Frankly, Ellsbury deserves the nod. He has put together quite the first half. He is hitting .306 with eight home runs and has 24 stolen bases.
Hamilton has been no slouch even though he has missed some time due to his shoulder injury. He is hitting .301 with seven home runs and 35 RBI.
Brian McCann holds the lead over Yadier Molina for the starting nod in the National League. McCann, at 2.301,252 votes, looks to be the favorite to hold the spot when it is all said and done. His stats warrant the votes with a .300 average and 13 home runs.
Molina is having a nice season as well. He already has more than half of his HR total for last season (four) and is hovering right below .300 at .294.
The battle for first base in the National League is the most exciting. The names vying for the starting position are some real superstars. Joey Votto, Prince Fielder and Albert Pujols are all studs in their own right, but only one can represent in the NL in 2011.
Pujols holds a slight lead with 2,806,864 votes, but a recent wrist injury could lead to him being passed by either Votto or Fielder.
Joey Votto (2,270,211) and Fielder (2,066,327) are each are having strong seasons. Votto is coming off a 2010 campaign where he brought home MVP honors and Prince is playing for a massive offseason contract.
Votto has the edge in batting average, .318 to .305, but Fielder has 10 more round-trippers (21 to 11) and nearly 20 more RBI (68 to 49). Both players play for offensive juggernauts, but in the end, Fielder will most likely pass Votto and replace the injured Pujols at first base.
In the closest race that we have seen thus far, Brandon Phillips currently has a slight lead over Rickie Weeks with 2,286,378 votes to 2,064,502.
Both have similar numbers, with Phillips having a slightly higher batting average and more RBI, but Weeks has the power numbers. Either would be a strong addition to the right side of the infield for the NL squad.
Phillips will most likely keep his lead, even though it might come down to the nitty gritty.
This one is not much of a race, as Placido Polanco leads Chipper Jones by over one million votes.
Even though Polanco is not hitting the cover off the ball, he is playing a very nice third base for the Phillies and is hitting .289 with four home runs and 39 RBI.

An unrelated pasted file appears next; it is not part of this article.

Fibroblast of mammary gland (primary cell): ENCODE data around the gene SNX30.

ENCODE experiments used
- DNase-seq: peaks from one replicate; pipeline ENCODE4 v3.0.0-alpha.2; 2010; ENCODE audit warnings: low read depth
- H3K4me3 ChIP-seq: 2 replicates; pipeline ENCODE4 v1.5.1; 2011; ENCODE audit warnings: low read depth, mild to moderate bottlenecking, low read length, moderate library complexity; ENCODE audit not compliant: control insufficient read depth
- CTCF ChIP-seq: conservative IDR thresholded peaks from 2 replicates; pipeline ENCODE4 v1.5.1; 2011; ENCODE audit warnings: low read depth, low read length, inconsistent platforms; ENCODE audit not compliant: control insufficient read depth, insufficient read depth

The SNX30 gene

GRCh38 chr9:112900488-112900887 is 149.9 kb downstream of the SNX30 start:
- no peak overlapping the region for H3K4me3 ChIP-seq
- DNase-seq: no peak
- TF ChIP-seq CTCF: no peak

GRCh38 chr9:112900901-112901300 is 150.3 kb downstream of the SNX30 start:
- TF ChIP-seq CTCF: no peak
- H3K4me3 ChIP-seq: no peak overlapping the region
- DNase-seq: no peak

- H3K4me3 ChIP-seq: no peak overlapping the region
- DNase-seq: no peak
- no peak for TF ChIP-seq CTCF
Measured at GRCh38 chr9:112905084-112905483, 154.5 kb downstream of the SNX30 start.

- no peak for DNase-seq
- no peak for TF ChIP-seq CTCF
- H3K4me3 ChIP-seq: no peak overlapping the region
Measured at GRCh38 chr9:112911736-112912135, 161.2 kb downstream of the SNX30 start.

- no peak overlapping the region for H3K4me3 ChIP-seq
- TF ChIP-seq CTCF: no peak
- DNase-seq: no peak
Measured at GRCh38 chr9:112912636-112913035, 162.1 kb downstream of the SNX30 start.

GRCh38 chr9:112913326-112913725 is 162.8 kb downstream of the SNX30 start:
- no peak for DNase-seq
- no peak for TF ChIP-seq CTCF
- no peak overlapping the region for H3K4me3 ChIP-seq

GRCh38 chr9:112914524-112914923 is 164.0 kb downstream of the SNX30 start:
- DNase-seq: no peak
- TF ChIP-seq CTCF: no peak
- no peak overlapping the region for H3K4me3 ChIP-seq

Even though Chipper has some loyal fans, they haven't been able to push him over the top in the voting race this season.
In a two-man race, Troy Tulowitzki has the narrow lead over Jose Reyes with 2,385,991 votes to 1,972,820 votes.
This boggles my mind a bit. I know that Tulo made a real name for himself at the end of last season with the amazing September he put together, but come on. Jose Reyes is playing like a man out of his mind.
Tulo has the power numbers, but that is all. He currently has a .273 average with 14 home runs and 50 RBI, but Reyes is hitting .341 with 13 triples, has one more strikeout than walk this season (25 walks and 26 Ks) and stolen 27 bases.
Let's be real people. Reyes should be ahead by miles.
The outfield race has been reduced to a battle of teammates. Ryan Braun has cemented a starting spot with 3,034,118 votes, and the return of the Puma has landed Lance Berkman a spot as well with 2,562,428 votes.
The final spot will either belong to Berkman's teammate, Matt Holliday (2,390,118) or one of the boys in blue: Matt Kemp (2,062,667) or Andre Ethier (1,889,298).
Even though Ethier put together an amazing hitting streak this season, it seems very difficult to imagine him beating out either Kemp or Holliday.
Both Holliday and Kemp have put together impressive seasons thus far. Holliday missed some time this year but is hitting .330 with nine home runs and Kemp has already reached the 20-20 plateau and boasts a .327 average.
Kemp should be able to catch up to Holliday and claim the third NL outfield spot in this year's All-Star Game.